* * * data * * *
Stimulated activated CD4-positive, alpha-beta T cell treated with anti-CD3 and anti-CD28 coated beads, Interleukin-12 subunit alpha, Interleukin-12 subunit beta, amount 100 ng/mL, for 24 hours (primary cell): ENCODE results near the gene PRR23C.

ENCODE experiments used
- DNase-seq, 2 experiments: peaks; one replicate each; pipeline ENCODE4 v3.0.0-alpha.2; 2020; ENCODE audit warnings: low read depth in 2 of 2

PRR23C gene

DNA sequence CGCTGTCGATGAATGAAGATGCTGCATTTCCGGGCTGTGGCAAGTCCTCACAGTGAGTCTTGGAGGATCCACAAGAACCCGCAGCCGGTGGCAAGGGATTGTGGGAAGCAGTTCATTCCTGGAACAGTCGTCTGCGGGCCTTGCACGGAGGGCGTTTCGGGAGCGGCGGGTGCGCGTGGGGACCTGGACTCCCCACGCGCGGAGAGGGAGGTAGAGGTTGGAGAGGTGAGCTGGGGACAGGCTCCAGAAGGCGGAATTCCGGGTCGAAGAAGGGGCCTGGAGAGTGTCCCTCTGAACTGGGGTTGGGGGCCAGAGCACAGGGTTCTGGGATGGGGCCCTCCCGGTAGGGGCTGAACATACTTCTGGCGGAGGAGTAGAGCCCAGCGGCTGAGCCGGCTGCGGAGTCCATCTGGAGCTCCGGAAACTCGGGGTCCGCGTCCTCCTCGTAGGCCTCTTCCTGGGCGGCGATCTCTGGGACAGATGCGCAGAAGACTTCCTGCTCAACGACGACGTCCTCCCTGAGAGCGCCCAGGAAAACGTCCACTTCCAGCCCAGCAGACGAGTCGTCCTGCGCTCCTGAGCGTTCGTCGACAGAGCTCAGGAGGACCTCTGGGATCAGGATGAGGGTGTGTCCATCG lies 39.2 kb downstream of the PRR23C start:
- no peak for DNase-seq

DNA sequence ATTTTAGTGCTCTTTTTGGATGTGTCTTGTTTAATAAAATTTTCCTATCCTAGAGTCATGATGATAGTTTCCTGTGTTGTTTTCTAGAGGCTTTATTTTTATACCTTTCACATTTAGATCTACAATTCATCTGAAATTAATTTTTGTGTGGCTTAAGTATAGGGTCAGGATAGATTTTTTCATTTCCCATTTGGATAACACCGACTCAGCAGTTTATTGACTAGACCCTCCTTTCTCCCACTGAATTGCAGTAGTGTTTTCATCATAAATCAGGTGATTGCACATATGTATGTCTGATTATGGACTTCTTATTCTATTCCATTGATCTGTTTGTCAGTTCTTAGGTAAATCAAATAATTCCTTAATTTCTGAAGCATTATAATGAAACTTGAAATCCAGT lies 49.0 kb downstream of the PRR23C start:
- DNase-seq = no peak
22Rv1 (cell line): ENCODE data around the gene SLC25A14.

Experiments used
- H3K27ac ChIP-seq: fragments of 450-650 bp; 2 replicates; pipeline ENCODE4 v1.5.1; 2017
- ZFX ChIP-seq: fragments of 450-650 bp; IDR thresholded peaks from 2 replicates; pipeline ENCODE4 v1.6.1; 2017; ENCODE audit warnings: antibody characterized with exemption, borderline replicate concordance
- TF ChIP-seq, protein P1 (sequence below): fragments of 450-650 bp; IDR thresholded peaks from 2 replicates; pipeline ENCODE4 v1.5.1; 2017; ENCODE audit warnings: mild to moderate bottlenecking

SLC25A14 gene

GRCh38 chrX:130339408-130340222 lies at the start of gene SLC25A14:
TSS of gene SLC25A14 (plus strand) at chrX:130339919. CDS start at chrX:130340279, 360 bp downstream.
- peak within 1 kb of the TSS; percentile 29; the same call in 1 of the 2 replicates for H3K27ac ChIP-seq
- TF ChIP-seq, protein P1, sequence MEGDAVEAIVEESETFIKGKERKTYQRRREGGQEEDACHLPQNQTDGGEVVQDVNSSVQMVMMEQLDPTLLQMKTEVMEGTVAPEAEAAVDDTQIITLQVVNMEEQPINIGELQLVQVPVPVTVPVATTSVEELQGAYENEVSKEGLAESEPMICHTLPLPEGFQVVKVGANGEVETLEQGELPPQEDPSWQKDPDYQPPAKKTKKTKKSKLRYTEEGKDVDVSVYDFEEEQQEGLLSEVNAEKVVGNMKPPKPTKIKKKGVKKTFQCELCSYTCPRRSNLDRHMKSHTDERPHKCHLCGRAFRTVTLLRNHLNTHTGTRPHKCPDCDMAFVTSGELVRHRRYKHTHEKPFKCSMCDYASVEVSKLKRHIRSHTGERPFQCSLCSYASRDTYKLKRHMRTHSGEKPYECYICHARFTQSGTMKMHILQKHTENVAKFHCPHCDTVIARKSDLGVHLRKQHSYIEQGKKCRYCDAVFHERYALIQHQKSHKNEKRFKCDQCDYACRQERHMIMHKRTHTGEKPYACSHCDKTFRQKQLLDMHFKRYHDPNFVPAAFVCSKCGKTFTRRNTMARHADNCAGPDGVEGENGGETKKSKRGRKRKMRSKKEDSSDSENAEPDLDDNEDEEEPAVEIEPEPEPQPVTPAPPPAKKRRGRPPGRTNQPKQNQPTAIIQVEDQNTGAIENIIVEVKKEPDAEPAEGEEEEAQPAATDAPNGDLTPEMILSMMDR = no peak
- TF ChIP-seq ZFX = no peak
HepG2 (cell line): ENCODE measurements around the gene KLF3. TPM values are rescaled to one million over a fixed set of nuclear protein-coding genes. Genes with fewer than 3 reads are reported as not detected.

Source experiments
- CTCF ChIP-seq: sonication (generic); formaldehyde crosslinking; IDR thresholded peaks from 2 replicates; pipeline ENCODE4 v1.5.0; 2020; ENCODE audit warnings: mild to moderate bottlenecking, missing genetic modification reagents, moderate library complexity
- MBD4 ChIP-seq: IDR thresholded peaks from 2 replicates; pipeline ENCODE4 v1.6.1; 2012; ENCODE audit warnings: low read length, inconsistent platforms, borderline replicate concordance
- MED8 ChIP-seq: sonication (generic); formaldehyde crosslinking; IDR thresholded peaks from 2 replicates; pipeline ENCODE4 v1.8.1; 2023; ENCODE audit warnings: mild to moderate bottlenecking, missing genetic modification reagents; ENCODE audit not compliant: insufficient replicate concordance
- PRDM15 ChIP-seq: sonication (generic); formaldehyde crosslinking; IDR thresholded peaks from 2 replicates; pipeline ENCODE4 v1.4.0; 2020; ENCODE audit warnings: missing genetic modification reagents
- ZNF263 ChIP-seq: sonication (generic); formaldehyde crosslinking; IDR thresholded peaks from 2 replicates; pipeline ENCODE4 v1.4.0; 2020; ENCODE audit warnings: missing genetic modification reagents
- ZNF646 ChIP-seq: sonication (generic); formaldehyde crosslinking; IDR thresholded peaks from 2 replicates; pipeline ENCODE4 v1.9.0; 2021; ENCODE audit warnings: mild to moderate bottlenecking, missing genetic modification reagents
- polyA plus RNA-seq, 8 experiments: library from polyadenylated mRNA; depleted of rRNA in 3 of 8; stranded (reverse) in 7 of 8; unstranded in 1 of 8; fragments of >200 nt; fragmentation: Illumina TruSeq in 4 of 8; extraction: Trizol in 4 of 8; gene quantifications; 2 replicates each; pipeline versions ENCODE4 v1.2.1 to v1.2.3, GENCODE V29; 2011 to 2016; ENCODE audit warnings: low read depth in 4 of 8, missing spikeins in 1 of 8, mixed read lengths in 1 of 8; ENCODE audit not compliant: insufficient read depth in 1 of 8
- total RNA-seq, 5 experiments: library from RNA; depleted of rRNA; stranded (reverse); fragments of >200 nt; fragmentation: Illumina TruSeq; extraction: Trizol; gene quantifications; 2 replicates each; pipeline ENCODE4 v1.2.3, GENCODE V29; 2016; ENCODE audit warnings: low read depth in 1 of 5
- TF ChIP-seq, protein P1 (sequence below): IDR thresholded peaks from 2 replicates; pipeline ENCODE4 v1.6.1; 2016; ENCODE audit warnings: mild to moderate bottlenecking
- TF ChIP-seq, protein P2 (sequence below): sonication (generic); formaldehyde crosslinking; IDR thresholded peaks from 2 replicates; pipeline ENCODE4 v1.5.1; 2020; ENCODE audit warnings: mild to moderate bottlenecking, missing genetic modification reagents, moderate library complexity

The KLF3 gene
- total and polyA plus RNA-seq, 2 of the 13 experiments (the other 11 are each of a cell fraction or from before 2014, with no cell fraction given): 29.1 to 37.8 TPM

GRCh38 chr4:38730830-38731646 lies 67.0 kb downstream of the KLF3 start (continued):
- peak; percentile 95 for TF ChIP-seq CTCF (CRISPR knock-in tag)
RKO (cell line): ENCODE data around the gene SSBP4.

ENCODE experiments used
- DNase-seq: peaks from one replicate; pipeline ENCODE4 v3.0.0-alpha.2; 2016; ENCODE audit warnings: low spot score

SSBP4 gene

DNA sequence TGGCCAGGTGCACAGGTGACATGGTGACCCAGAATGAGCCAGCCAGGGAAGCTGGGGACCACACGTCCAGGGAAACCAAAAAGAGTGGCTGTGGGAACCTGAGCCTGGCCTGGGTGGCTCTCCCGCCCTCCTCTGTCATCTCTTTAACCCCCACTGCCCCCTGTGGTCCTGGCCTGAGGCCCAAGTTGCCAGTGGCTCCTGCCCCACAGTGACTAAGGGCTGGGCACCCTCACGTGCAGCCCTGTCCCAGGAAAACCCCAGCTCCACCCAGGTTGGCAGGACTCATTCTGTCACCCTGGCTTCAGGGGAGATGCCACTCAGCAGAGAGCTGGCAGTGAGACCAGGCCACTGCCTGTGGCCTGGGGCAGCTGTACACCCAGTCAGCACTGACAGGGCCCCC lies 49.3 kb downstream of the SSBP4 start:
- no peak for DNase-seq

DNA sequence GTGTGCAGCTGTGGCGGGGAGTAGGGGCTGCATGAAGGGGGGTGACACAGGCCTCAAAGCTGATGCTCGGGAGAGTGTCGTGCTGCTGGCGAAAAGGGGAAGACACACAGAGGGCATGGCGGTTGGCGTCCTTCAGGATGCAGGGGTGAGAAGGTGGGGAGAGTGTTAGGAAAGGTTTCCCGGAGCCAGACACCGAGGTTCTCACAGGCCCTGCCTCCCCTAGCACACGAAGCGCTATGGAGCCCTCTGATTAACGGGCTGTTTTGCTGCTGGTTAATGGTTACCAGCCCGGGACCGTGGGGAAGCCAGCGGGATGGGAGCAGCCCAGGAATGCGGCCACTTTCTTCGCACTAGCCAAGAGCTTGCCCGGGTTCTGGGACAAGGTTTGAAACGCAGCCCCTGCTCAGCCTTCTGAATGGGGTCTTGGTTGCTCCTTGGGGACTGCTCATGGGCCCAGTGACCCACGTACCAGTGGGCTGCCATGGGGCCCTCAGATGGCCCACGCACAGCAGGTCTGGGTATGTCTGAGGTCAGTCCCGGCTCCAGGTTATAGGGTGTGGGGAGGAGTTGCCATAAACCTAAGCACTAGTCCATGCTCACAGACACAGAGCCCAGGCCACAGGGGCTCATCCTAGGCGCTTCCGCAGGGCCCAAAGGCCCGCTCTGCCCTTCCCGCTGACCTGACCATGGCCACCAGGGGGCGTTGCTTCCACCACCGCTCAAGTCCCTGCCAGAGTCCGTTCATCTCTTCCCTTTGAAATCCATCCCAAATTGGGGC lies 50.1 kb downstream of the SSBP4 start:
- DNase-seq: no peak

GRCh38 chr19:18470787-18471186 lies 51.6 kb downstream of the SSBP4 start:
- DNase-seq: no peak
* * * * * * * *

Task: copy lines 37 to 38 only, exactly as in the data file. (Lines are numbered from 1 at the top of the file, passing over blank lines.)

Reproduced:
ENCODE experiments used
- DNase-seq: peaks from one replicate; pipeline ENCODE4 v3.0.0-alpha.2; 2016; ENCODE audit warnings: low spot score